×
×
homepage logo
STORE

Bike riders after dark a safety hazard to walkers

By Staff | Aug 11, 2010

On Monday night around 9:45 p.m., Robert Coscia was taking his dog, Chloe, for a walk along East Gulf Drive.

While the pair strolled along the shared use path, from out of the darkness came two bicycle riders, neither of whom had any lighted equipment on their vehicles. While one of the bicyclists swerved into the street to avoid a collision, the other skidded to a stop just before striking the resident and his dog.

Coscia brought up the incident during Tuesday’s Planning Commission meeting’s public comment portion. He not only shared the dramatic details of the incident, but he called for the city to launch an investigation into possible code violations, which he called a "huge safety hazard."

"I know that if there was a car rental company on the island, you wouldn’t let them rent cars without headlights on them," said Coscia, "It’s a real safety issue."

Coscia also pointed out the dangerous section of the shared use path he was walking on, located between Elinor Way and Nerita Street. The longtime islander stated that a narrow S-curve is located along a blind curve along the thoroughfare, which may have contributed to the incident.

According to the Sanibel Police Department, six warnings were issued to bicyclists riding without lighting equipment during 2009. Thus far this year, they have issued 10 warnings.

Commission chairman Michael Valiquette noted that he would like to see audible warning devices (i.e. bells, horns, etc.) installed on all bicycles and rented vehicles on Sanibel, while fellow planner Tom Krekel suggested that bicyclists use the official verbal warning "Passing on the (left or right) " for safety purposes. Paul Reynolds also stated that businesses and condominiums who rent out the equipment should advise their clients not to use them after dusk or before dawn.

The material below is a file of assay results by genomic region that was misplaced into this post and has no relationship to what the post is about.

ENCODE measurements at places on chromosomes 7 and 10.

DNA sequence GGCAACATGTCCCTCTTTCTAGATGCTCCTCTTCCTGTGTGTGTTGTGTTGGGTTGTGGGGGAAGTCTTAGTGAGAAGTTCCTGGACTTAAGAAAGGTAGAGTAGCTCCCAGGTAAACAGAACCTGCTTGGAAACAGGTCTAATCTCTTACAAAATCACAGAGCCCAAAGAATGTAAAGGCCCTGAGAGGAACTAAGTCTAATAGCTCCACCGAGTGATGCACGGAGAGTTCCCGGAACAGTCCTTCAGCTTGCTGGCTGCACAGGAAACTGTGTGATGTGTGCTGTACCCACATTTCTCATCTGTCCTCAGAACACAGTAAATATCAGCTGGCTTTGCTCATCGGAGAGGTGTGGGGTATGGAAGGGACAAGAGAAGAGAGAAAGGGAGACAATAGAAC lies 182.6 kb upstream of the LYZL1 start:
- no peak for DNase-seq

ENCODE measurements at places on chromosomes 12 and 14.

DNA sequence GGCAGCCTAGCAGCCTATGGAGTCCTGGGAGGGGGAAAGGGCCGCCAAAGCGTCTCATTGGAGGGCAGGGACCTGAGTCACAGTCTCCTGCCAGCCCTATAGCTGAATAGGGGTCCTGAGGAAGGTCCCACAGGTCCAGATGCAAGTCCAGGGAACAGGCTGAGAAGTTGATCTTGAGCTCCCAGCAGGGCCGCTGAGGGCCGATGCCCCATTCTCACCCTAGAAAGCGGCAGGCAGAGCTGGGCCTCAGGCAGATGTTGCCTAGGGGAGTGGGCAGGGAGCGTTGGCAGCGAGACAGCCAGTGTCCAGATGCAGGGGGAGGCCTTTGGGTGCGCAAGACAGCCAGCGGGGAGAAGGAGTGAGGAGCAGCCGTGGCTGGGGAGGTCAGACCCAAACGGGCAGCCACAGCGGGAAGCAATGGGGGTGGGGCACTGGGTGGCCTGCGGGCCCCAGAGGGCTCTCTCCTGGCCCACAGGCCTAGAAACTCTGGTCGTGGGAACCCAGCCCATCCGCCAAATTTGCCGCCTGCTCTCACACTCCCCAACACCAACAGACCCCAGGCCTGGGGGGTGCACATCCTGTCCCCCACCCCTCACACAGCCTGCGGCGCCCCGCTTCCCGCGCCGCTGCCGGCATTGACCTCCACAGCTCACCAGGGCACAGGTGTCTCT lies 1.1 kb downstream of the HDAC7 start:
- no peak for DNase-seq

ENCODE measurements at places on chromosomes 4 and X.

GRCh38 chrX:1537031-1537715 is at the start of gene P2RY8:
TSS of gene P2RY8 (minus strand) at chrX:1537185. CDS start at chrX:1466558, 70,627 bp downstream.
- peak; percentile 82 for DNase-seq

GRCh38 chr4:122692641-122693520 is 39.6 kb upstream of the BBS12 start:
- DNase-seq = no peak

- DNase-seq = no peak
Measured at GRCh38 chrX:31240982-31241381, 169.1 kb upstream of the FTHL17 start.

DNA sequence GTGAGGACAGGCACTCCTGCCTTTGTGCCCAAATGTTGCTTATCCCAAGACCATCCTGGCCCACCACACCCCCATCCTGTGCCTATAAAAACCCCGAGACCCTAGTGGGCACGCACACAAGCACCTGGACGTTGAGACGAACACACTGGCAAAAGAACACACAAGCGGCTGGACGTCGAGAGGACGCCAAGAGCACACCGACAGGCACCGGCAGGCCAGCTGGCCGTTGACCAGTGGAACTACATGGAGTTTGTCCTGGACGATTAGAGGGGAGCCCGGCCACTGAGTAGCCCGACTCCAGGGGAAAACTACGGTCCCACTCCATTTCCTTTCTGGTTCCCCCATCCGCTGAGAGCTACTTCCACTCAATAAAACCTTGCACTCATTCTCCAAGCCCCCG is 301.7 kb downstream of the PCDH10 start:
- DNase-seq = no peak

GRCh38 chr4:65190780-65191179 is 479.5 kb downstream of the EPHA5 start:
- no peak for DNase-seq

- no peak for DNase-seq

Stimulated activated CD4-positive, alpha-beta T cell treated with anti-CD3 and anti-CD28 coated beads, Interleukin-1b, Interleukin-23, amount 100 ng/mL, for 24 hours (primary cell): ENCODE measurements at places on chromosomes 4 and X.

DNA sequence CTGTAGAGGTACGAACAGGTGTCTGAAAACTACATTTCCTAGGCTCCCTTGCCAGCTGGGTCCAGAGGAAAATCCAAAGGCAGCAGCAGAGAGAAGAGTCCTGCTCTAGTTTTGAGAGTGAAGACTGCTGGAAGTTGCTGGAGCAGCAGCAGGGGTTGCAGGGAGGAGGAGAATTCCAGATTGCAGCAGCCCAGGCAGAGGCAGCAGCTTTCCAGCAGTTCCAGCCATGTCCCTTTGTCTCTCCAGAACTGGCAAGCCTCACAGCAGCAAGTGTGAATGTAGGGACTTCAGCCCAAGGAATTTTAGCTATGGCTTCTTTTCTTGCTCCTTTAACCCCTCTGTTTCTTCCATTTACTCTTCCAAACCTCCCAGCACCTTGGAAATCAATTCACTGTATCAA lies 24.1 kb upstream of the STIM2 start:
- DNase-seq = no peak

During the meeting, Mayor Kevin Ruane told Coscia that he would look in to the matter to determine if city codes are being violated or if safety can be improved along the shared use paths.

Later that day, Coscia sent an e-mail to various city personnel, requesting an investigation of the Aug. 9 incident to be conducted.

"I guess a good question would be, how would a bike rental company obtain a license to operate or get a license renewal without this type of state mandated gear provided to the end user?" he wrote. "We see helmets worn/provided to those under 16 years of age, as mandated by state law. Condominium complexes allowing free bikes to use I can see flying under the radar, unregulated or checked. There are also personally owned bicycles, too, that are not in compliance."

Coscia suggested that perhaps the city could provide additional education and awareness for both tourists and residents.

"Public awareness might help a lot in rectifying this situation," he added.

City Manager Judie Zimomra immediately replied to Coscia’s inquiry, passing his request along to Sanibel’s Chief of Police, Bill Tomlinson.

"Every year over the past eight years, we have continued to increase public awareness through education with the Sanibel Bike Club as well as through the rental companies," she wrote. "As we evaluate your additional suggestions, we will keep you updated."